“Yes, you did,” insisted Ramona. “You said I was a show-off, and then you said, ‘What a nuisance.’ ” Ramona could never forget those exact words.

Mrs. Whaley, who had looked worried, smiled in relief. “Oh, Ramona, you misunderstood,” she said. “I meant that trying to wash egg out of your hair was a nuisance for Mrs. Larson. I didn’t mean that you personally were a nuisance.”   

In A Girl From Yamhill, though, there is no cheerful reconciliation and no ambiguity in the teacher’s meaning. Beverly asks her teacher about getting a part in a dance that the girls are doing for the PTA (she’s been excluded for being “too short”). Her teacher sets her hand on Beverly’s shoulder and talks over her like she’s not there: “This one,” she says, “is a nuisance.” Cleary writes: “I stared at her in pain, while she looked amused before I turned and fled. … A nuisance, a nuisance—the word tormented me.”

In Ramona the Pest, Ramona misunderstands a comment from her teacher and thinks that she “could never go back to kindergarten because Miss Binney did not love her anymore.” She stays home for a few days, finds herself extremely bored by life without school, and receives a letter from her teacher asking her to come back, which she gladly does. The memoir tells the awful story of the real Beverly’s first schoolteacher, a woman who clearly disliked not only Beverly but all her students and seemed only to take enjoyment from whipping children’s palms with a “metal-tipped bamboo pointer.” Beverly experienced every day of this school as “a day of fear.” Midway through the year, she comes down with smallpox. “Even a fever and itching scabs,” she writes, “were better than a day in Miss Falb’s classroom.” Both books capture a child’s deep desire to be accepted by her teacher, but the particulars in the memoir are significantly more brutal—and the acceptance never comes.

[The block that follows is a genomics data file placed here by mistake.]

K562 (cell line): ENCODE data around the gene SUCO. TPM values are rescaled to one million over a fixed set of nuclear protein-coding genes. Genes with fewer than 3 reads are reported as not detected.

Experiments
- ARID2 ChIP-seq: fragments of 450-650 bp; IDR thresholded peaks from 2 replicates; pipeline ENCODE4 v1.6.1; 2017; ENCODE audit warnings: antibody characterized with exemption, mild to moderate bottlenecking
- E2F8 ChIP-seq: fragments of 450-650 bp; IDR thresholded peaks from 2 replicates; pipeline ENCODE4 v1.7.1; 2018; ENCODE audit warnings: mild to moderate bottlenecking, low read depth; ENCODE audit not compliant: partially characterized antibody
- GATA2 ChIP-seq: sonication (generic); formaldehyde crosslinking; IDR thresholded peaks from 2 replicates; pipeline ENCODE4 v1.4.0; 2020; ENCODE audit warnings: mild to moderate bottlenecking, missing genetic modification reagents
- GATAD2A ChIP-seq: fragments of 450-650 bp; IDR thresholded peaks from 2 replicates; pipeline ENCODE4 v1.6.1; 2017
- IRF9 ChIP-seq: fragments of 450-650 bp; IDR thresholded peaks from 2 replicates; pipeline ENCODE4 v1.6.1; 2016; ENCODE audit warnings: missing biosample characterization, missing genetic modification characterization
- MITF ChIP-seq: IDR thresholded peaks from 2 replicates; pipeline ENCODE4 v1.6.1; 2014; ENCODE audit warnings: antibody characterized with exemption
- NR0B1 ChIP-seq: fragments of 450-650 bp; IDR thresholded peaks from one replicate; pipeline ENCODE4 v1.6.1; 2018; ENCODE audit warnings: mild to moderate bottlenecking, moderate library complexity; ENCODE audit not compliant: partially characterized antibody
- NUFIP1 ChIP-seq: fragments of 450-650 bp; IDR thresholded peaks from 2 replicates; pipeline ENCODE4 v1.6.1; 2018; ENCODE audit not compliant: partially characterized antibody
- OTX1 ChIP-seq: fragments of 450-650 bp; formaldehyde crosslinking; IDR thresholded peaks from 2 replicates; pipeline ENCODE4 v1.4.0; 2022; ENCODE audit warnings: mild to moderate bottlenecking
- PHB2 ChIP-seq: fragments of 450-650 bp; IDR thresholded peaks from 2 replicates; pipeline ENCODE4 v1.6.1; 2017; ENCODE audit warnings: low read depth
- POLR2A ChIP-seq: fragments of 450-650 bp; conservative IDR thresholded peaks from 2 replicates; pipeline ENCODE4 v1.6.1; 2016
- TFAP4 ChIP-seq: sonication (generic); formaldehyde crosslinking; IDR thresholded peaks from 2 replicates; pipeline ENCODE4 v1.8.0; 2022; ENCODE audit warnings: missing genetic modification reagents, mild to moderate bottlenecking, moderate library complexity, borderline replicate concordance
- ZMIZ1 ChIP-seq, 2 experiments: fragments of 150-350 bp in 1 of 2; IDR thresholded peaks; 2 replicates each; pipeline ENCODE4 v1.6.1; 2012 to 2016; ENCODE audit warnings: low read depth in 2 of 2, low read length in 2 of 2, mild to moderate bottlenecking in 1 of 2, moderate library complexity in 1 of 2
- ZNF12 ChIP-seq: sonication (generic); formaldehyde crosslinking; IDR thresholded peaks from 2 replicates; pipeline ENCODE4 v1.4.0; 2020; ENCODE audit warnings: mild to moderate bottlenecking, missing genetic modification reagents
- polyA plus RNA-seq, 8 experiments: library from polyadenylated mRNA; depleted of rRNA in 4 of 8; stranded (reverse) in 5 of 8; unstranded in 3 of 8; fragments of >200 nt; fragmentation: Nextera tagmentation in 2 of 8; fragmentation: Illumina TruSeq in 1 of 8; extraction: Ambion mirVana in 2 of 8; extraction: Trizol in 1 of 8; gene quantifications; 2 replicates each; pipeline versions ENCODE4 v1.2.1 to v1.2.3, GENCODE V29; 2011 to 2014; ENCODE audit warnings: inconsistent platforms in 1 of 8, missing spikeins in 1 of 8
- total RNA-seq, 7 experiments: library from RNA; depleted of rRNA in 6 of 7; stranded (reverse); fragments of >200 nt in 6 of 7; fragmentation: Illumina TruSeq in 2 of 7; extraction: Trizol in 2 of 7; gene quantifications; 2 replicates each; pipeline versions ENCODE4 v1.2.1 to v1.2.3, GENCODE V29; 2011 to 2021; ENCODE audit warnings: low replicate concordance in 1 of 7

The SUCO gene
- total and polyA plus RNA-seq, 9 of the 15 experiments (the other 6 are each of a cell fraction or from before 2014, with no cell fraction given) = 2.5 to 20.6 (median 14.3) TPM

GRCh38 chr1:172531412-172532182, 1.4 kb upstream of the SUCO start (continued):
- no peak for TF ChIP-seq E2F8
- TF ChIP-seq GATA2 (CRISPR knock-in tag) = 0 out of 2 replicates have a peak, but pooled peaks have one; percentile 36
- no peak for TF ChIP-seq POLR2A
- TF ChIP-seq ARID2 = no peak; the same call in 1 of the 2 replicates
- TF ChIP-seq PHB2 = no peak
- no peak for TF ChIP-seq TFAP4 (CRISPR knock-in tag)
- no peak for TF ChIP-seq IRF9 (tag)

Most heartbreaking of all is comparing the way Cleary writes about parents in her books. In the memoir, she is about 12 when the stock market crashes, and her real-life father loses his job. Upon getting the news:

I sat filled with anguish, unable to read, unable to do anything. When Dad finally emerged from the bedroom, I felt so awkward I did not know what to say or even how to look at him. To pretend nothing had happened seemed wrong, but seeing him so defeated and ashamed of defeat, even though he was not to blame, was so painful that I could not speak.